To hear the broadcasts of Al Jazeera, the Iraqis have sinned against the order of the universe for the American military presence in their midst. But a vast American air base, Al Udeid, is a stone’s throw away from Al Jazeera’s base in Qatar.
There is a standoff of sorts between the American project in Iraq on the one side, and the order of Arab power on the other. The Arabs could not thwart or overturn this new Iraq, but the autocrats–battered, unnerved by the fall of Saddam Hussein, worried about the whole spectacle of free elections in Iraq–survived Iraq’s moment of enthusiasm.
They hunkered down, they waited out the early euphoria of the Iraq war, they played up the anarchy and violence of Iraq and fed that violence as well. In every way they could they manipulated the nervousness of their own people in the face of this new, alien wave of liberty. Better 60 years of tyranny than one day of anarchy, goes a (Sunni) Arab maxim.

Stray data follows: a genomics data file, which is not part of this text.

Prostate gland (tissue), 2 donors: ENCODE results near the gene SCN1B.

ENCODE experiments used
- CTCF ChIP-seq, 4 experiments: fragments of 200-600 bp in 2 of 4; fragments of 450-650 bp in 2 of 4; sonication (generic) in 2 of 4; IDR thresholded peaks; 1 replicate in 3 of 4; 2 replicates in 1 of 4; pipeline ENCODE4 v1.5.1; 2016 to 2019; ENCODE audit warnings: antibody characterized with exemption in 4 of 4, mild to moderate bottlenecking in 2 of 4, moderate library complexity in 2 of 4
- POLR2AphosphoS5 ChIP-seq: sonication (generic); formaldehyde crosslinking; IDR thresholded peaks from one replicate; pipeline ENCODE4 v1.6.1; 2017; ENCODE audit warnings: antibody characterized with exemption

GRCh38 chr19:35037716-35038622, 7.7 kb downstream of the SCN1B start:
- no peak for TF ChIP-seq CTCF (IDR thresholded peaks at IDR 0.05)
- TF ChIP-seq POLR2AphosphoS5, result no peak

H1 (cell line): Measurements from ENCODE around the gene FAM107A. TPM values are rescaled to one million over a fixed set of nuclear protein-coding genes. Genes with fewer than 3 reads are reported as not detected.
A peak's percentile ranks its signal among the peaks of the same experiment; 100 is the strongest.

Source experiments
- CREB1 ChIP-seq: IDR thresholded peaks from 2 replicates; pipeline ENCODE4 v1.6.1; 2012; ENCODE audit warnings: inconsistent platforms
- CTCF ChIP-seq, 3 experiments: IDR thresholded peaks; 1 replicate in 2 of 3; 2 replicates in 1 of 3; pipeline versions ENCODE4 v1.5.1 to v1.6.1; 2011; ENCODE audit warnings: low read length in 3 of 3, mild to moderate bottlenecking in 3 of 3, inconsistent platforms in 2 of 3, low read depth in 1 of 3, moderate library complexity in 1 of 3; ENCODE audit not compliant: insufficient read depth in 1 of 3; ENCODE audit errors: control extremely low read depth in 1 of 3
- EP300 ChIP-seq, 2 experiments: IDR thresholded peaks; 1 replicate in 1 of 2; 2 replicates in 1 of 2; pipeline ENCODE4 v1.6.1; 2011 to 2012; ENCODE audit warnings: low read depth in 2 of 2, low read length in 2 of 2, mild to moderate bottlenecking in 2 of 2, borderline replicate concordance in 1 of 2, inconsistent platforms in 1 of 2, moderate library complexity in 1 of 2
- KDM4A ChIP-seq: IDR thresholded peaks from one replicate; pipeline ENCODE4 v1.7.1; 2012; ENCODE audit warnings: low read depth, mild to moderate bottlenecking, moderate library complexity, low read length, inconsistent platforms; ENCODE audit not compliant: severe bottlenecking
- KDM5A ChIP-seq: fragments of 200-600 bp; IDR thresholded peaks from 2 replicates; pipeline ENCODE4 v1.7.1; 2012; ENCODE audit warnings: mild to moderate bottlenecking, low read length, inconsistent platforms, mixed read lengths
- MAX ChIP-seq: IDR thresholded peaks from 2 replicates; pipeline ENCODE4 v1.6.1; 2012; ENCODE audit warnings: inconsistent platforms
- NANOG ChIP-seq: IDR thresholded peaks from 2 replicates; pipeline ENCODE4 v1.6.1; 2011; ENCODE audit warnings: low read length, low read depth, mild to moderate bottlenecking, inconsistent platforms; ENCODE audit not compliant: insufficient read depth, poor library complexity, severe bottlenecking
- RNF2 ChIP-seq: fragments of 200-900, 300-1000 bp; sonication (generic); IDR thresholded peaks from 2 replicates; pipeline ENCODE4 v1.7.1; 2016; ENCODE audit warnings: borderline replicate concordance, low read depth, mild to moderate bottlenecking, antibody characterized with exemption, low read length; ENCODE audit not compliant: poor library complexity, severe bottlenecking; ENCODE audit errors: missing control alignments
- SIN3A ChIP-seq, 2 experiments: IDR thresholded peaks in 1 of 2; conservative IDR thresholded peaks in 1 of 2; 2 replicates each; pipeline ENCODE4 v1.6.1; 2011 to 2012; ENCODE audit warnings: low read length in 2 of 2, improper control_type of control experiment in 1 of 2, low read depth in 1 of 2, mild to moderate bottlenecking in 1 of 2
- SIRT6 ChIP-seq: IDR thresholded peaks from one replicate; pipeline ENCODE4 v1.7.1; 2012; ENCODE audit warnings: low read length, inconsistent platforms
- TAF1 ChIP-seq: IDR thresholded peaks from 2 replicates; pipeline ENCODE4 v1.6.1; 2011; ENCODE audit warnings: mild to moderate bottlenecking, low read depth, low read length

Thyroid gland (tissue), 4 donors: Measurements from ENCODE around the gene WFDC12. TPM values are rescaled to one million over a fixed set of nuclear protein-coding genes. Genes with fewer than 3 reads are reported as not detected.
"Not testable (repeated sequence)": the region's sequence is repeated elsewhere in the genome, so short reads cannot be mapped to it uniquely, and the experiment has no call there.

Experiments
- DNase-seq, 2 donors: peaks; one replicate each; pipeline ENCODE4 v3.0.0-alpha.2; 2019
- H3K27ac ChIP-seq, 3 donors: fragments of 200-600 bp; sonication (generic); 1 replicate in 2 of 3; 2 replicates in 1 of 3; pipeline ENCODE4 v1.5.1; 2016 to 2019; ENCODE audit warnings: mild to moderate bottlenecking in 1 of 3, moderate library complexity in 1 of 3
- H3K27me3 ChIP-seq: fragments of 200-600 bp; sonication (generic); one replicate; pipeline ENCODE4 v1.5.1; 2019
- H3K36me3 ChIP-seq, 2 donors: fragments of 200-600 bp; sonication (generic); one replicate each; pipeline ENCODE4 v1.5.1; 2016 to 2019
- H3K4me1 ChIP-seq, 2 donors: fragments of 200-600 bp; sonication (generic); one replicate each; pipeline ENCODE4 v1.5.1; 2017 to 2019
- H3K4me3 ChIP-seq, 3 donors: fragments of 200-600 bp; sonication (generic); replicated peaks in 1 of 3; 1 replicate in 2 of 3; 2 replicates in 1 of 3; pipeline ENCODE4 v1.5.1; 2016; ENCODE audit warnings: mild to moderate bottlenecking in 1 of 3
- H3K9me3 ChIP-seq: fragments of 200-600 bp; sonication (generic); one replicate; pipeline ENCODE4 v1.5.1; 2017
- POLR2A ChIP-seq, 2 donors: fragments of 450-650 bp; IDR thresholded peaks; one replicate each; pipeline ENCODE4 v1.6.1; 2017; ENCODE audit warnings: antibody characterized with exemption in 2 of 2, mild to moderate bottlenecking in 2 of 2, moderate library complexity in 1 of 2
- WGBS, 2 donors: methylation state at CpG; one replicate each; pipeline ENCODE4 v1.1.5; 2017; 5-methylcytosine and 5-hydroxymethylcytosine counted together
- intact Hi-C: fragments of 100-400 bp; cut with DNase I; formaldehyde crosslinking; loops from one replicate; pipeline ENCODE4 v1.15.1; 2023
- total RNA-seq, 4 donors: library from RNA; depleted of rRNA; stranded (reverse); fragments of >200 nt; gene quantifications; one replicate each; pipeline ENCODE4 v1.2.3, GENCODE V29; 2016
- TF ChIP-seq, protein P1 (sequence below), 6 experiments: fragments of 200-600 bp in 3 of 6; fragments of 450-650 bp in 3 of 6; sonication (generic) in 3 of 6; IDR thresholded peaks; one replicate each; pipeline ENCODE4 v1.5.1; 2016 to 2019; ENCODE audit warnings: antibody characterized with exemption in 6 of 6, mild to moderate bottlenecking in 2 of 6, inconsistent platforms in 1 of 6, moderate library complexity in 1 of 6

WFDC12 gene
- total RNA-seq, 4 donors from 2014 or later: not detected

Hosni Mubarak takes America’s coin while second-guessing Washington at every turn. He is the cop on the beat, suspicious of liberty. He faced a fragile, democratic opposition in the Kifaya (Enough!) movement a few years back. But the autocracy held on. Pharaoh made it clear that the distant, foreign power was compelled to play on his terms. There was never a serious proposal to cut off American aid to the Mubarak regime.
In the Arabian Peninsula and the Gulf, a new oil windfall has rewritten the terms of engagement between Pax Americana and the ruling regimes. It is a supreme, and cruel, irony that Mr. Bush travels into countries now awash with money: From 9/11 onwards, America has come to assume the burden of a great military struggle–and the financial costs of it all–while the oil lands were to experience a staggering transfusion of wealth.
Saudi Arabia has taken in nearly $900 billion in oil revenues the last six years; the sparsely populated emirate of Abu Dhabi is said to dispose of a sovereign wealth fund approximating a trillion dollars. The oil states have drawn down the public debt that had been a matter of no small consequence to the disaffection of their populations. There had been a time, in the lean 1990s, when debt had reached 120% of Saudi GDP; today it is 5%. There is swagger in that desert world, a sly sense of deliverance from the furies.